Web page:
Take time out of your busy schedule to watch a bunch of baby violinists grooving their way through "Buffalo Gals." See if this does not brighten your day.
And these kids are not even from Buffalo!
This video comes to us courtesy of the superlative fiddler Mark O'Connor. The teacher, as I understand it, is affiliated with his Allegheny Mountain Strings Project. O'Connor, let's remember, is no stranger to Buffalo himself. I will always remember when he played a couple of years ago with the Orchard Park Symphony. It was a lot of fun to have this star in our midst and O'Connor played a terrific show featuring his own vivacious and charming Fiddle Concerto.
I like what a team player O'Connor is. He works so hard organizing efforts to teach kids to play the violin, as the video up above shows, and also he seems to spend a lot of time traveling the byways of America. The show with the Orchard Park Symphony appears to be typical. He seems to play a lot with smaller ensembles, community groups, kids' orchestras.
And it's funny, he is not especially eager to claim the starring role. Roaming the Internet just now I found this video of O'Connor playing the beautiful "Ashokan Farewell" with a group of other distinguished musicians. The "Ashokan Farewell" is the poignant waltz that accompanied the Ken Burns series on the Civil War. I love this performance for its collaborative spirit. No one is grandstanding. O'Connor is the handsome dude with the mustache, third from the left. You do not see him until the music gets under way.
It is easy to fiddle your whole day away! As if you have all the time in the world.
There is something about this music that shoots your work ethic!
News Arts Editor Jeff Simon and Classical Music Critic/Buzz Columnist Mary Kunz Goldman hosted a live chat before shifting in front of the camera. Please excuse the first four minutes of silence when the audio wasn't working due to technical difficulties.
News Arts Editor Jeff Simon and Classical Music Critic/Buzz Columnist Mary Kunz Goldman hosted a traditional live chat earlier today before shifting in front of the camera and continuing to answer your questions live.
Charles Griffasi, the indefatigableartsadvocate and community event organizer who has put his stamp dozens of cultural festivals and initiatives over the past half-century, is at it again.
His Cultural Walk of Fame, a sort of idiosyncratic tribute to some of Western New York's most interesting cultural exports, has been an curious fixture on a short stretch of Elmwood Avenue for the past several years. And last Friday, Griffasi and his organization, Cultural Concert International, added 10 new names to the sidewalk tribute.
I haven't been by yet to see if the suggestion I made last year -- for Griffasi to hire a copy editor to avoid the sorts of embarrassing mistakes that have appeared in past additions to the walk -- was taken to heart. But typos or no, the Cultural Walk is a welcome addition a busy pedestrian thoroughfare and a worthy tribute to the region's cultural heritage.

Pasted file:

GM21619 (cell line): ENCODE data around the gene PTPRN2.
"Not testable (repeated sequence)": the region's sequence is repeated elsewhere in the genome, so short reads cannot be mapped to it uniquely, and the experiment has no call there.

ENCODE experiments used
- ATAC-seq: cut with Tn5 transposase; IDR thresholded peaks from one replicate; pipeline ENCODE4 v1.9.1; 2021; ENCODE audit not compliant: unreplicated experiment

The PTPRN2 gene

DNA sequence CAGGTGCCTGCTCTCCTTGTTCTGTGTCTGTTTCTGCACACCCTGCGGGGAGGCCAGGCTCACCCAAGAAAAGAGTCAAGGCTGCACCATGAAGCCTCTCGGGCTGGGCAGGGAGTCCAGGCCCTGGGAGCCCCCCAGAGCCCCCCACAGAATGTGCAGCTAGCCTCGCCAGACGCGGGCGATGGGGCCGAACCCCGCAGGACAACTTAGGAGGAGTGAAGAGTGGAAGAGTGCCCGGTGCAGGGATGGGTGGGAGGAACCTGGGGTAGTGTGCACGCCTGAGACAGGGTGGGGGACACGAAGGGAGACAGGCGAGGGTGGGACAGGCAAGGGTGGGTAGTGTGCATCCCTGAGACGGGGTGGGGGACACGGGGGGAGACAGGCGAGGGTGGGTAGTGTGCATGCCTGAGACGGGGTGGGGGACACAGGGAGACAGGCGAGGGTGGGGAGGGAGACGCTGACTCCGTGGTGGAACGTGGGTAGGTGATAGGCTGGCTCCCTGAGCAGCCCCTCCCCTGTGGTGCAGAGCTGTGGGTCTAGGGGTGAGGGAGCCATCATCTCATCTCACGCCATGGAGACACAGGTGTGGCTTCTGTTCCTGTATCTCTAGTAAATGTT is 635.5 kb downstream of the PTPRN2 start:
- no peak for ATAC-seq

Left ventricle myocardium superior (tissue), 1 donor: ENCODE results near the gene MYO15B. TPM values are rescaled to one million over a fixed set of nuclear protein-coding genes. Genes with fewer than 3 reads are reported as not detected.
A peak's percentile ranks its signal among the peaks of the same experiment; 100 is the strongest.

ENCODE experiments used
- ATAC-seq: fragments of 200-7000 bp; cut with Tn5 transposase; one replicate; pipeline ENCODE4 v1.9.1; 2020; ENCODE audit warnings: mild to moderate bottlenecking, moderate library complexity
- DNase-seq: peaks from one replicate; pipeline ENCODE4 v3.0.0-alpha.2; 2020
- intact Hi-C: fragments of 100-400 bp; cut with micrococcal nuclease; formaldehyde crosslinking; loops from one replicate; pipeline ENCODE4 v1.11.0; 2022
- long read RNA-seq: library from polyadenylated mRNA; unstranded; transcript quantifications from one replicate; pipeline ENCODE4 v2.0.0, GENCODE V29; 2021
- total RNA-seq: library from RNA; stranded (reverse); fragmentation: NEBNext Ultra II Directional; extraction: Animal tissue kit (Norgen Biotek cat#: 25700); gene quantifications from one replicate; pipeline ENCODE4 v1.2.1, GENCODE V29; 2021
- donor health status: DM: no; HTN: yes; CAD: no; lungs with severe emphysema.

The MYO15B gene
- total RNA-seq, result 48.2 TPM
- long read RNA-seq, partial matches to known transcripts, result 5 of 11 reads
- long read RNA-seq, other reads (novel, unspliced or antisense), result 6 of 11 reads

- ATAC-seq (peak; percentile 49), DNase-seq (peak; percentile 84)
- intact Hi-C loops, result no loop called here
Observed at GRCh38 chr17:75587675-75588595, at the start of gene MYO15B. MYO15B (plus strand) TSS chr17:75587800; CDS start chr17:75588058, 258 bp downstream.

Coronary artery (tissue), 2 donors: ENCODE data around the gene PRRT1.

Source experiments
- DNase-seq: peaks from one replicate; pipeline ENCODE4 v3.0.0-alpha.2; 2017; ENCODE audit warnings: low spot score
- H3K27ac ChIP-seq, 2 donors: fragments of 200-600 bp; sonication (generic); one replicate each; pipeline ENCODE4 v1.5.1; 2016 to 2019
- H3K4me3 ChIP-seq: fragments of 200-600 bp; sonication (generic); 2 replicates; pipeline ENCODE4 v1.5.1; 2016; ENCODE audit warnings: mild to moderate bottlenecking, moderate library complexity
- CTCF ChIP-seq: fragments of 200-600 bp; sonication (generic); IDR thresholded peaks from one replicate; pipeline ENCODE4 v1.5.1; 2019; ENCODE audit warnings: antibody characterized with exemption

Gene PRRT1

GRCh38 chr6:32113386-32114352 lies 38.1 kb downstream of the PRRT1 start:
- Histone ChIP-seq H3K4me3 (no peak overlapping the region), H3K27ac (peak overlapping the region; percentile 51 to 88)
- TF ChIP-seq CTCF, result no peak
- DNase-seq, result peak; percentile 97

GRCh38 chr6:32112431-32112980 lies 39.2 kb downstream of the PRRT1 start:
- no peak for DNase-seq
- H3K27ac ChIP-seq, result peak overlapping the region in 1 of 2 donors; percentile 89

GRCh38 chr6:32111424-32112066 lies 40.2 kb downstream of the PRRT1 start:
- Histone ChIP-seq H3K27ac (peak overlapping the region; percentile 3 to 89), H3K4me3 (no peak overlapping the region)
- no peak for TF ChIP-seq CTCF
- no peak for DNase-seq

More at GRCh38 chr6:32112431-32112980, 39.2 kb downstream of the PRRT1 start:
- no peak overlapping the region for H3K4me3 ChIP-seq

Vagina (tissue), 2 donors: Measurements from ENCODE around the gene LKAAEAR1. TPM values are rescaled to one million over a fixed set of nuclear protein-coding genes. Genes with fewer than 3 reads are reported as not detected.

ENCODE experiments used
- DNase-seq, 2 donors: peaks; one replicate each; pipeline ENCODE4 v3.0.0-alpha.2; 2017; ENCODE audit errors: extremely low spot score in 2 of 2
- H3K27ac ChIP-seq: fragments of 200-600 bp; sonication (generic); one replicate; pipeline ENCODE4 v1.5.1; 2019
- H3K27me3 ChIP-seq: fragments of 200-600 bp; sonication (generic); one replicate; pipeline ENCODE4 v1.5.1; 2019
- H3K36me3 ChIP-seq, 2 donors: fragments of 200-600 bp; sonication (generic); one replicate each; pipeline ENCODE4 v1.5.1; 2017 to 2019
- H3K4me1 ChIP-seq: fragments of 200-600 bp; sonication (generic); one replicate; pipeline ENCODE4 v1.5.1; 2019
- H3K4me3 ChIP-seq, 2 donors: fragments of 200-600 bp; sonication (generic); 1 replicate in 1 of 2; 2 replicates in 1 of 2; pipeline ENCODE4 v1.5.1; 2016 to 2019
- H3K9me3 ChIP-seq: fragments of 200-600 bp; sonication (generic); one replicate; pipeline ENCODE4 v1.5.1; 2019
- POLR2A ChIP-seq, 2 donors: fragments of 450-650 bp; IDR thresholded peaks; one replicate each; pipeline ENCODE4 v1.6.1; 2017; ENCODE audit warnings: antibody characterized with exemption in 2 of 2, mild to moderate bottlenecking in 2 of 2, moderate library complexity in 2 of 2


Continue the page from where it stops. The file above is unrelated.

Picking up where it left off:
News Arts Editor Jeff Simon and Pop Music Critic Jeff Miers host their weekly live chat at noon today. At 12:30 p.m. they shift in front of the camera and continue to answer your questions live. Continue to submit your questions in the same fashion and watch for a response.
Earlier this evening, many members of Buffalo's arts community gathered in the chambers of the Buffalo Common Council to make their case about the need for restoring city arts funding, which has been absent for more than a decade. The council already voted on a resolution authored by council member Michael LoCurto in support of allocating $300,000 for the Fund for the Arts (an alliance of local foundations), and council members expressed a hope that Mayor Byron Brown would include that funding in his budget.
(If not, Common Council President David A. Franczyk said he thought it would be possible for the council add in that funding and to gather the six common council votes needed should Brown veto that decision. But it hasn't come to that yet. Council member Michael Kearns, for his part, suggested allocating the money outside of the current budget process, which would avoid political tussling among a council and mayor that generally prefer to work together on budget matters.)
As has been typical of these meetings over the past several months, a wide range of cultural personalities made eloquent and forceful cases for investing public money in the arts. The usual suspects were there: Hallwalls Contemporary Arts Center Executive Director Edumund Cardoni, Theatre of Youth Executive Director Meg Quinn, Music Is Art Executive Director Tod Kniazuk -- and they did their cause justice. But what set this meeting apart from some of the previous ones was the presence of a couple of impassioned and deeply informed younger voices who expressed what is becoming an increasing realization of Buffalo's very real potential to become a cultural center in the mold of Portland, Ore.
Out of the hour of speeches, these two, by actor Megan Callahan and curator and artist Jeff Maciejewski, are the highlights:
Listen to the full slate of speakers, which together represent an incontrovertible case for funding the arts at a far greater level than they're funded today: